Joe Rogan pledges to ‘try harder’ amid Spotify protests over COVID-19 misinformation

FILE - Comedian Joe Rogan performs during his appearance at The Ice House Comedy Club on April 17, 2019, in Pasadena, California. (Photo by Michael S. Schwartz/Getty Images)

Joe Rogan pledged to "try harder" to offer more balanced views on his Spotify-exclusive podcast following protests of the music streaming platform kicked off by Neil Young over the spread of COVID-19 vaccine misinformation.

"Do I get things wrong? Absolutely, but I try to correct them," Rogan said Sunday of his hugely popular podcast, "The Joe Rogan Experience." "I’m interested in telling the truth, and I’m interested in finding out what that truth is."

His podcast, which has been criticized for spreading virus misinformation, has faced mounting backlash for recent episodes featuring guests like Dr. Robert Malone, an infectious disease specialist who has become a hero in the anti-vaccine community. Malone has been banned from Twitter for spreading COVID misinformation and has falsely suggested that millions of people have been hypnotized into believing that vaccines work to prevent serious disease.

In a nearly 10-minute video shared to Instagram, Rogan addressed the controversy over his show and said he was only seeking to have conversations with people who have "differing opinions."

"I'm not trying to promote misinformation, I'm not trying to be controversial," the comedian and UFC commentator said. "I've never tried to do anything with this podcast other than to just talk to people."

Rogan said many "have a distorted perception of what I do, maybe based on soundbites or headlines or articles that are disparaging." He defended the credentials of Malone and another guest on his podcast, cardiologist Dr. Peter McCullough.

"I’m not interested in only talking to people who have only one perspective," noting how he earlier sat down on the show with Dr. Sanjay Gupta, the chief medical correspondent for CNN, Dr. Michael Osterholm, who is a member of President Joe Biden's COVID-19 advisory board, and Dr. Peter Hotez from Baylor College of Medicine.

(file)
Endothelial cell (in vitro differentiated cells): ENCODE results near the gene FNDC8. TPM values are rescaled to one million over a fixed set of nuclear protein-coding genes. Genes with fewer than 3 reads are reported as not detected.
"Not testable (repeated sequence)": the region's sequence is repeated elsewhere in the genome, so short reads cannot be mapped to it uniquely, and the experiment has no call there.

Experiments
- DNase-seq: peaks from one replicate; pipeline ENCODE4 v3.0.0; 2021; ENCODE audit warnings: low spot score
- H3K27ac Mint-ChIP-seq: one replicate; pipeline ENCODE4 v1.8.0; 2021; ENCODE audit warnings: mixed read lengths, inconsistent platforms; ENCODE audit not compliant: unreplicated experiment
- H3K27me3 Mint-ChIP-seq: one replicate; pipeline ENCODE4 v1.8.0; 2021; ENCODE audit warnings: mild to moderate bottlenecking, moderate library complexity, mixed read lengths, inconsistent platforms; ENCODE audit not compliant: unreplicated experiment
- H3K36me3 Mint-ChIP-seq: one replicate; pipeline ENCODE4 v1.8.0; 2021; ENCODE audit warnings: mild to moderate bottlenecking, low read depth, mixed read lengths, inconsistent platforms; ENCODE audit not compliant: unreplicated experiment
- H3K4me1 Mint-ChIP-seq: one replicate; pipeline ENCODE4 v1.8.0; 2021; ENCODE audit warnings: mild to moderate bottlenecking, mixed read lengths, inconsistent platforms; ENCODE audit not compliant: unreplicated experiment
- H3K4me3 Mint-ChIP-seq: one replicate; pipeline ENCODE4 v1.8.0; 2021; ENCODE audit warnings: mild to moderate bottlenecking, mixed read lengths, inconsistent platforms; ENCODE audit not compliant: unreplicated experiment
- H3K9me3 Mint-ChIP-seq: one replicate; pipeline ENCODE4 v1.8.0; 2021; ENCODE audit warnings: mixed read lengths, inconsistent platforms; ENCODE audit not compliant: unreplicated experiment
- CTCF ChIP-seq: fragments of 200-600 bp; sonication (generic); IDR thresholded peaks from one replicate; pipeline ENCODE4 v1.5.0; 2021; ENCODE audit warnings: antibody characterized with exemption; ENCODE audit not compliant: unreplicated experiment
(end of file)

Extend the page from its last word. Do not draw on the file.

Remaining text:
Rogan also pledged to "try harder to get people with differing opinions" on the show and "do my best to make sure that I’ve researched these topics — the controversial ones in particular."

Spotify said Sunday in a statement that it would add a content advisory to any podcast episode on the platform that includes a discussion about COVID-19. The advisory will guide listeners to a COVID-19 information hub with "easy access to data-driven facts, up-to-date information as shared by scientists, physicians, academics and public health authorities around the world."

Rogan said he was "very happy" with the addition of the advisories on COVID-19. He also said that he schedules the guests on his podcast himself and that he would try to book doctors with different opinions right after he talks to "the controversial ones." 

Rogan is one of Spotify’s biggest stars, with a contract that could earn him more than $100 million. Last week, Young said he had asked his management and record company to remove his music from the popular streaming service in protest, where he had more than six million monthly listeners, according to his Spotify home page.

The veteran rock star said that many of Spotify’s listeners are hearing misleading information about COVID. They’re young, "impressionable and easy to swing to the wrong side of the truth," he said.

"These young people believe Spotify would never present grossly unfactual information," he said. "They unfortunately are wrong. I knew I had to try to point that out."

Joni Mitchell and Bruce Springsteen’s E Street Band guitarist Nils Lofgren later joined Young in the Spotify boycott.

"Irresponsible people are spreading lies that are costing people their lives," Mitchell said Friday in a message posted on her website. "I stand in solidarity with Neil Young and the global scientific and medical communities on this issue."

This story was reported from Cincinnati.